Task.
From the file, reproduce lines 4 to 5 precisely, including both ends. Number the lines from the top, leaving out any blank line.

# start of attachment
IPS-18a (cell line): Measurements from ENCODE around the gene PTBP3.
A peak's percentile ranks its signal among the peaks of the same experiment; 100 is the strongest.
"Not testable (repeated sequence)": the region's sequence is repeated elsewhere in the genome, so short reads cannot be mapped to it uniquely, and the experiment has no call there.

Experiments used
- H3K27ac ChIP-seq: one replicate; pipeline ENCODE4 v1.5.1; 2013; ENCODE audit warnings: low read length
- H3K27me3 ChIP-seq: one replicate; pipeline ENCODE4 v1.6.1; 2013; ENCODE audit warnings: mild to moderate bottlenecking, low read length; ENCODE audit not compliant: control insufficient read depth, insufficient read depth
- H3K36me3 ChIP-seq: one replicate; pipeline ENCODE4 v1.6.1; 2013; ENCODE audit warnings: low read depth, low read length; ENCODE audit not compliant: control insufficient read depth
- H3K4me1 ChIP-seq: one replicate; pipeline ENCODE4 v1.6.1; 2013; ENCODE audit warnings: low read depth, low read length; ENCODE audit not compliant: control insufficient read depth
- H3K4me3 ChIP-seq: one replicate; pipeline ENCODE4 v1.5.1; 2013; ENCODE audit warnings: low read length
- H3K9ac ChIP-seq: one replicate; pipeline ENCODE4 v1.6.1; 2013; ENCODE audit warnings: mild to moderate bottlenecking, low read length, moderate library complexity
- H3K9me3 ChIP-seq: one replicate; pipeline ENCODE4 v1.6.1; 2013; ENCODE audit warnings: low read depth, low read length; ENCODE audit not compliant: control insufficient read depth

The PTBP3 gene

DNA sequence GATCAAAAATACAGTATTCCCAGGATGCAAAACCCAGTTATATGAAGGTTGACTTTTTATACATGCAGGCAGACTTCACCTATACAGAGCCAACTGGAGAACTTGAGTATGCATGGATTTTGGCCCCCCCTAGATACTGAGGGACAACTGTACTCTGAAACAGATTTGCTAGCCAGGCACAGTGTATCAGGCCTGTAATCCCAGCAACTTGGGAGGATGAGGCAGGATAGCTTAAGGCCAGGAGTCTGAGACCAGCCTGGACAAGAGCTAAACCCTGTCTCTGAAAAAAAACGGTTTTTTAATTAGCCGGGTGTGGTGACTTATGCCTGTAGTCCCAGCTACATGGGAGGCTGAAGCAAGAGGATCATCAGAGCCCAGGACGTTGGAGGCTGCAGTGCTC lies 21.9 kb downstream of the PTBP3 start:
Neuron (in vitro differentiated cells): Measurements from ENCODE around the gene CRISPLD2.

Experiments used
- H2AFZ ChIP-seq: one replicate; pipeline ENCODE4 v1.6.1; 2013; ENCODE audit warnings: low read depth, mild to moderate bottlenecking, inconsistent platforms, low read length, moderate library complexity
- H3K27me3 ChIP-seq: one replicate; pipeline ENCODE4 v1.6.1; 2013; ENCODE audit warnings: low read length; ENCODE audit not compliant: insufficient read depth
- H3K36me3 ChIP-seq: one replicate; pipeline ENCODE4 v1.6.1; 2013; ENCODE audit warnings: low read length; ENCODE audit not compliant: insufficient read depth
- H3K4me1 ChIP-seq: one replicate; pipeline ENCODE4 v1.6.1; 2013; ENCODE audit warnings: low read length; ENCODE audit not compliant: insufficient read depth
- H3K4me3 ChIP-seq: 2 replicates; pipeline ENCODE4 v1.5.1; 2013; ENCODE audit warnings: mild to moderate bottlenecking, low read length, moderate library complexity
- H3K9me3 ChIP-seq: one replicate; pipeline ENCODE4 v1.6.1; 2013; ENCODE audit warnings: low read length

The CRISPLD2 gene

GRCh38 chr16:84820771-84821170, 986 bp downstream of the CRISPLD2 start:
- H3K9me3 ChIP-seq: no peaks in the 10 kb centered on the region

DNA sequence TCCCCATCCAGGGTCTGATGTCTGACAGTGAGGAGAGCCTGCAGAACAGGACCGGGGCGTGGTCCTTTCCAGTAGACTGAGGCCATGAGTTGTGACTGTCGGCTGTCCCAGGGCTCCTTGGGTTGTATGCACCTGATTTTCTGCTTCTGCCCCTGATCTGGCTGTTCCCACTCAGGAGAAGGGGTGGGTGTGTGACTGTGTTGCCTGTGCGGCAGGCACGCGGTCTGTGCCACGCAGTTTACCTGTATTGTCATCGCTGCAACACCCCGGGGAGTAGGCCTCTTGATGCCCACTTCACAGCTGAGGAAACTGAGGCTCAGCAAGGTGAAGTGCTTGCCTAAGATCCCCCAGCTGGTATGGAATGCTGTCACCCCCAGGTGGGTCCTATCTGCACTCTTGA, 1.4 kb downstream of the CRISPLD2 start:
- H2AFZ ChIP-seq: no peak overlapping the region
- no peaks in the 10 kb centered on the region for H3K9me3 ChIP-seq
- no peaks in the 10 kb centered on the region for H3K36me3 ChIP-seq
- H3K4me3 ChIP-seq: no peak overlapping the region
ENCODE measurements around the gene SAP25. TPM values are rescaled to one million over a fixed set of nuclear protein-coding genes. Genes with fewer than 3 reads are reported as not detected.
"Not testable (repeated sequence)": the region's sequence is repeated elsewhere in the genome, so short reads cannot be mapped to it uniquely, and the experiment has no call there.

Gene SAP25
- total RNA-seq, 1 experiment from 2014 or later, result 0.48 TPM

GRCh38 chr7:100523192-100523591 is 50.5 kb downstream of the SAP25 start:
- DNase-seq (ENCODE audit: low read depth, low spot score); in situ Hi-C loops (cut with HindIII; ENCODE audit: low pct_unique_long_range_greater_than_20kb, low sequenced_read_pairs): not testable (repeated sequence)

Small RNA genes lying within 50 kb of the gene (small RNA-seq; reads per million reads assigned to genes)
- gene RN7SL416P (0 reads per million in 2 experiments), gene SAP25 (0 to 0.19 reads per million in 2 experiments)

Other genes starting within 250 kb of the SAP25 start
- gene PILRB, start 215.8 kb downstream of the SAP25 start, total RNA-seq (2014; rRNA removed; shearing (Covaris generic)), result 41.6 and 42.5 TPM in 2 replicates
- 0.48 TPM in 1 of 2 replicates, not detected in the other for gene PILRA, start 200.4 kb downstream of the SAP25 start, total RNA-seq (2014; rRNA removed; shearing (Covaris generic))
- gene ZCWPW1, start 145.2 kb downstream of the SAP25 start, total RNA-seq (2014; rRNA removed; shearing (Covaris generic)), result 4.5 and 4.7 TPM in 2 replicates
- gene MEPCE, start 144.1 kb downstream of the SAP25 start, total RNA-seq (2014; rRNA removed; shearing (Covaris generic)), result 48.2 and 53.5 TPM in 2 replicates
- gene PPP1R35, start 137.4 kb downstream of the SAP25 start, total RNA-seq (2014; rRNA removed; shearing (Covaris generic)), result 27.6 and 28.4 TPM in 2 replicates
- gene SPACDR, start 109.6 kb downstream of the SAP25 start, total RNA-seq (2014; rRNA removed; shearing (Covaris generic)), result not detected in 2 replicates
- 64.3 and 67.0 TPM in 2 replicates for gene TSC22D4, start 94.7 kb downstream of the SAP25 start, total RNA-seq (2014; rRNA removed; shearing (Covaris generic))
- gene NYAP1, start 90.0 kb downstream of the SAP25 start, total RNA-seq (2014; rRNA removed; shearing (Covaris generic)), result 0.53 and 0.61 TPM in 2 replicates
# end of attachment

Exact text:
Experiments used
- H3K27ac ChIP-seq: one replicate; pipeline ENCODE4 v1.5.1; 2013; ENCODE audit warnings: low read length